Journalism Educators Must Leap Diversity Hurdles

Article excerpt

Editor's Note - In "News in a New America," Sally Lehrman offers an analysis of news coverage and newsrooms in a rapidly changing nation. eased on more than 150 interviews of journalists, social scientists and media analysts, the book addresses such issues as how to identify unconscious stereotypes and bias in coverage and newsroom practices. The book also provides ideas to enhance journalism education, day-to-day coverage and hiring practices, and features an extensive diversity resource guide.

In this excerpt, Lehrman examines the hurdles journalism education must overcome in order to teach students how to cover an increasingly diverse country.

Ralph Izard had grown up knowing few African-Americans. Then his high school in southern West Virginia was integrated. The young man got a job cleaning up the black campus that was merging into his own. "It really hit me: My school building ... was a palace compared to theirs," he says.

Later, when Izard traveled around the globe as a journalism educator, he was stunned at how little he knew about other people's lives.

Tomorrow's journalists shouldn't have to work with such a handicap, but based on the track record of today's colleges and universities, they could very likely start out that way. In most journalism schools and departments, students will meet mostly white people. Their professors will be mainly male. Many students won't experience America's diversity until they step into a professional newsroom or out to report a story.

Newsrooms across the country clamor to hire graduates who can cover a multicultural society. Yet journalism schools themselves frequently fail to meet their own diversity standards: Only about 100 of the nation's 450 journalism and mass communications programs are accredited. Of those that are, in accrediting reports over the 15 years leading up to 2003, more than one-quarter of those cited for noncompliance missed the mark in diversity.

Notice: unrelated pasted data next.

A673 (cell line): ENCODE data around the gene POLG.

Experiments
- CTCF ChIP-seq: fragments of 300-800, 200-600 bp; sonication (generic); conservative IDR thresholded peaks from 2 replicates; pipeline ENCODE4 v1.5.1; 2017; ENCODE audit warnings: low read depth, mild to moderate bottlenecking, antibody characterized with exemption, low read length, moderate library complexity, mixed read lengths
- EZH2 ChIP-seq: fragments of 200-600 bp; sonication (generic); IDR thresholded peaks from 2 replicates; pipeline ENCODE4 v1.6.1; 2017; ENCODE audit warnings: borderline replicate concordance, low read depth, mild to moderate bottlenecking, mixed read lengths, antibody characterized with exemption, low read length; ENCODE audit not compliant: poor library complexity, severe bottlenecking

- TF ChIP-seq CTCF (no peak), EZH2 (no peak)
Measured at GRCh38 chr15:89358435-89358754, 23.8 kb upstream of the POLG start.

The Accrediting Council on Education in Journalism and Mass Communications created this standard because it believed the media must reflect and serve the diversity of America. The council requires schools to hire women and faculty members of color. They must seek a wide mixture of students, and in their teaching choices, professors must expose their charges to a spectrum of issues, voices and views.

But the nation's journalism school faculty does not reflect the nation's population. For the past two decades, less than one out of every 12 full professors in journalism and mass communication was someone of color. Journalism and mass communication programs include a smaller proportion of faculty of color than the overall makeup of most four-year colleges nationwide.

Women make up about 40 percent of the teaching staff in journalism and mass communications, although usually at lower ranks and rates of pay than male faculty. Still, two of every three students in these programs are female - taught by a faculty in which nearly two of every three teachers are male.

"I wish we were doing a lot better," says Jerry Ceppos, former vice president for news at Knight Ridder and immediate past president of the council. "We kind of know the way to do this: Have good critical mass on your faculty, and in every syllabus have specific items that deal with diversity."

Recruiting women for faculty should be easy, says Lionel C. Barrow Jr., immediate past chairman of the Commission on the Status of Minorities for the Association for Education in Journalism and Mass Communication. About 60 percent of doctoral graduates in 2003 were women. "Are we ready to hire them?" Barrow asked in his August 2005 chairman's report.

The pipeline for professors of color needs more attention, Barrow says. Only about one in five receiving doctoral degrees were students of color, and of those, very few were African-American or Latino.

"We should, we can, and we must do better than that," he wrote. …